A Clockwork Orange was released December 20th, 1971 and stars Malcolm McDowell, Patrick Magee, Michael Bates, Warren Clarke, John Clive, Adrienne Corri, Carl Duering, Paul Farrell.
See full article at MovieWeb »

A Clockwork Orange is 40! New Blu-ray coming May 31

On May 31, Warner Home Video honors Stanley Kubrick and his controversial masterpeice A Clockwork Orange with a 40th Anniversary Edition on Blu-ray!

The two-disc release includes two newly-produced bonus features: "Turning Like Clockwork," a 25-minute documentary about the film's "ultra-violence" and its cultural impact, and a short documentary with Malcolm McDowell reminiscencing about working closely with the legendary director. This two-disc edition will also contain the feature-length documentaries, Stanley Kubrick: A Life in Pictures and O Lucky Malcolm! The 40th Anniversary Edition will be packaged in a 40-page Blu-ray book with rare photos and production notes.

Order A Clockwork Orange (Anniversary Edition) [Blu-ray]

A Clockwork Orange 40th Anniversary Edition is also available On Demand and for Download from iTunes., including bonus iTunes. extra content.

New trailer after the break!

Special Features:

* Malcolm McDowell Looks Back: Malcolm McDowell reflects on his experience working with Kubrick on one of the seminal films of
See full article at QuietEarth »

James Reviews Robert Young’s Vampire Circus [Blu-Ray Review]

Hammer Films was a premier company when it came to making horror films in the 1950′s and 1960′s. But as times were changing, the company started faltering and were putting out watered down stories and sexually exploitative cinema. It seemed as if there were no more gems in their collection and that they’d just crank out the same old Dracula films with Christopher Lee starring in them. But then came a title that just sounds so interesting, you can’t believe it’s a real film. Vampire Circus is a bright spot of the later Hammer Films and thankfully Synapse Films has put it out on Blu-ray.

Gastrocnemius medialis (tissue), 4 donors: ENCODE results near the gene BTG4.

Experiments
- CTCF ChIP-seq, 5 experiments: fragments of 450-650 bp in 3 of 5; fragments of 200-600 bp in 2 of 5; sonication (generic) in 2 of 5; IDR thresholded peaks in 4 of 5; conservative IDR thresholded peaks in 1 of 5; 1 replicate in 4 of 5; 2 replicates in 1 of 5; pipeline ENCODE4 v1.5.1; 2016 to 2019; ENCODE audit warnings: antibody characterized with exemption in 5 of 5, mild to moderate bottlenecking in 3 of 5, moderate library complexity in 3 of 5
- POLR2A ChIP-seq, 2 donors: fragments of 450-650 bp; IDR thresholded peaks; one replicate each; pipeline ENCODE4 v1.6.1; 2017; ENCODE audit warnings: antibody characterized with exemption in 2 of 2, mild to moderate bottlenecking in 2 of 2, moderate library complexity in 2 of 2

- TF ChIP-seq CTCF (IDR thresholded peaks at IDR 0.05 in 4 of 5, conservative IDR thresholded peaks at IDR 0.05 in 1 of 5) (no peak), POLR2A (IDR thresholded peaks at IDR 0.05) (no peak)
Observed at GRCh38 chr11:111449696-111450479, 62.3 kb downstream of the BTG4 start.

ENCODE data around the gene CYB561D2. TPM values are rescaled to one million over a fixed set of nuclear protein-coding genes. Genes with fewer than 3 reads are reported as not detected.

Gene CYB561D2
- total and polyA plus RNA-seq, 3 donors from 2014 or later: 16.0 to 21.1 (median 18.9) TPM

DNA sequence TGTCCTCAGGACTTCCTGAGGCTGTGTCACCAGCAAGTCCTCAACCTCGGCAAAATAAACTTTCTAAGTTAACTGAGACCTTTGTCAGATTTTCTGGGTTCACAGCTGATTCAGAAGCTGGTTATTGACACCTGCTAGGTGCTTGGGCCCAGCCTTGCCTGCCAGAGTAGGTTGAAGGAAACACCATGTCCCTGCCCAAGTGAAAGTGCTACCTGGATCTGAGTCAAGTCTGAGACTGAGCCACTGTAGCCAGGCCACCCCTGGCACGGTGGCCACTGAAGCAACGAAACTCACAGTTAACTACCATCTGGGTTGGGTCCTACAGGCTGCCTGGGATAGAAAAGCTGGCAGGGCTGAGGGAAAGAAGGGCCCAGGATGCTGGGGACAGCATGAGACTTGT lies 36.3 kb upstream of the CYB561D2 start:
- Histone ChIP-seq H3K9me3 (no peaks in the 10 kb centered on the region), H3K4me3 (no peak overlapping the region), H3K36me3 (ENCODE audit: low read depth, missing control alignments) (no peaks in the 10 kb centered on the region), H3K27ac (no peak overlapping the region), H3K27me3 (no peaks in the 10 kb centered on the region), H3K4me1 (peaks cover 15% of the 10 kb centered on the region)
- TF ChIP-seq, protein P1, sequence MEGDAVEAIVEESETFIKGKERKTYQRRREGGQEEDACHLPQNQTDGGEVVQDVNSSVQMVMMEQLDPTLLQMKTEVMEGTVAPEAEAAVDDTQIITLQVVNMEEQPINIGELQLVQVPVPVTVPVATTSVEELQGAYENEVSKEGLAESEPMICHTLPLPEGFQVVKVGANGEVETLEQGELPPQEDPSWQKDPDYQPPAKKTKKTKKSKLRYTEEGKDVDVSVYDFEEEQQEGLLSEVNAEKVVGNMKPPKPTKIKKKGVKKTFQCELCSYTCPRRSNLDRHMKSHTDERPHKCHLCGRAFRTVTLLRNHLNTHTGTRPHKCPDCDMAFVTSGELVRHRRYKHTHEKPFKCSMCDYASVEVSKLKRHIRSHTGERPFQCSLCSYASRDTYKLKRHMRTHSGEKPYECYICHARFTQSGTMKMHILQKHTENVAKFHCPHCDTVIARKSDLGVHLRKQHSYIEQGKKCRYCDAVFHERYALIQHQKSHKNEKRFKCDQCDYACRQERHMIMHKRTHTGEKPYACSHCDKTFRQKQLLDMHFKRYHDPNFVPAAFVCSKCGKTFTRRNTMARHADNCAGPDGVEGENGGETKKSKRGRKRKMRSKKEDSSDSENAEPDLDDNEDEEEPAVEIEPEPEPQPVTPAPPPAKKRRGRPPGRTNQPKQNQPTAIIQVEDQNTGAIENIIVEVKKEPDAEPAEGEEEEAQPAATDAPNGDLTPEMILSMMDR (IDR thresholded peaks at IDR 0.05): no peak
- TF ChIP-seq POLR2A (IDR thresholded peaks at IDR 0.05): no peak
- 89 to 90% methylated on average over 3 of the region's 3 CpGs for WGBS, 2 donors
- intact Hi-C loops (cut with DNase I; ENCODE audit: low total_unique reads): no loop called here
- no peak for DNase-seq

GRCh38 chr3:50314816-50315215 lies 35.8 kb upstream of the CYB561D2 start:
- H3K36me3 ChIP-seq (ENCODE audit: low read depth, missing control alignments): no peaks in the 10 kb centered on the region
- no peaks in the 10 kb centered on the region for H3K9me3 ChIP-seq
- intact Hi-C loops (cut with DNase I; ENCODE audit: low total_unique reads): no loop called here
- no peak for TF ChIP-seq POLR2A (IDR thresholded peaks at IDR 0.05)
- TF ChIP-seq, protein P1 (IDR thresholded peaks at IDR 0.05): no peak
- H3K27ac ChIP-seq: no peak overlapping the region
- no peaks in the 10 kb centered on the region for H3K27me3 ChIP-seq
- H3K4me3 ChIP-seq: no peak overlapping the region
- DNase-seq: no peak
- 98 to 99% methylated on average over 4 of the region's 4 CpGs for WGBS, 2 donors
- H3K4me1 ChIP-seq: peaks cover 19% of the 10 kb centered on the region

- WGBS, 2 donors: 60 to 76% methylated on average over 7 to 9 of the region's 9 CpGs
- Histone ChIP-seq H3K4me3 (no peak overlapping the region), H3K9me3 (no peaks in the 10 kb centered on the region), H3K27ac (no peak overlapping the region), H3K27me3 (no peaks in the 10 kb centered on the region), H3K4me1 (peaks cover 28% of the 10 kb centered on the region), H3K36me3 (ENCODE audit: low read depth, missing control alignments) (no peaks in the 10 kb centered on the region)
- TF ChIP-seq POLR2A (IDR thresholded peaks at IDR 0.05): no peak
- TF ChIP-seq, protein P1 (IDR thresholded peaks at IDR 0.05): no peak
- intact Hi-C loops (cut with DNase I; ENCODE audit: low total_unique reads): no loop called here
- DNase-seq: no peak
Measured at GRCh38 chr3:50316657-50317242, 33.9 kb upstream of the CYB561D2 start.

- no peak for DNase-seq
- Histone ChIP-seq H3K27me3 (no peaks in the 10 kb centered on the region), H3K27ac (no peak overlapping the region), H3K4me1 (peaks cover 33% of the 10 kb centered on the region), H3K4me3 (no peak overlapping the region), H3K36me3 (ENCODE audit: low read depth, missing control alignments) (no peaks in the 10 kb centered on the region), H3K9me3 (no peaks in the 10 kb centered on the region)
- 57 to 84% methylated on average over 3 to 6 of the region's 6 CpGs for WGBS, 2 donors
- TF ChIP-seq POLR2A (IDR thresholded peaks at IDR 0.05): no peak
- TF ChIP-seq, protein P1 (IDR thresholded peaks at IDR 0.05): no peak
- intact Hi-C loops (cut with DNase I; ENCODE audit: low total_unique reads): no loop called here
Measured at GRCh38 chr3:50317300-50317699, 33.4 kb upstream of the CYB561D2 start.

Vampire Circus begins with a prologue, showing a little girl frolicking in the forest. She is being led by a beautiful woman, Anna (Domini Blythe) to the castle of Count Mitterhaus (Robert Tayman), a sadistic and handsome vampire. He feeds on the
See full article at CriterionCast »

A Clockwork Orange 40th Anniversary Blu-ray Debuts on May 31st

A Clockwork Orange 40th Anniversary Blu-ray Debuts on May 31st
Stanley Kubrick was one of the great filmmakers of our time and his profound influence on motion pictures continues to this day. His 1971 film, A Clockwork Orange, starring Malcolm McDowell, portrayed an oppressive lawless society where man was reduced to little more than a machine. The film introduced into popular culture the concept of "ultra-violence," as singing, tap-dancing, derby-topped hooligan Alex (McDowell) has a "good time" - at the tragic expense of others. His journey from amoral punk to brainwashed proper citizen and back again forms the dynamic arc of Stanley Kubrick's future-shock vision of Anthony Burgess' novel.

This was a powerful film made by a director at the height of his artistry and its impact generated worldwide controversy. Forty years later, the world is a different place but the film's power still entices, shocks and mesmerizes today.

On May 31, Warner Home Video will honor Stanley Kubrick and

A Clockwork Orange 40th Anniversary Blu-ray Debuts on May 31st

A Clockwork Orange 40th Anniversary Blu-ray Debuts on May 31st
Stanley Kubrick was one of the great filmmakers of our time and his profound influence on motion pictures continues to this day. His 1971 film, A Clockwork Orange, starring Malcolm McDowell, portrayed an oppressive lawless society where man was reduced to little more than a machine. The film introduced into popular culture the concept of "ultra-violence," as singing, tap-dancing, derby-topped hooligan Alex (McDowell) has a "good time" - at the tragic expense of others. His journey from amoral punk to brainwashed proper citizen and back again forms the dynamic arc of Stanley Kubrick's future-shock vision of Anthony Burgess' novel.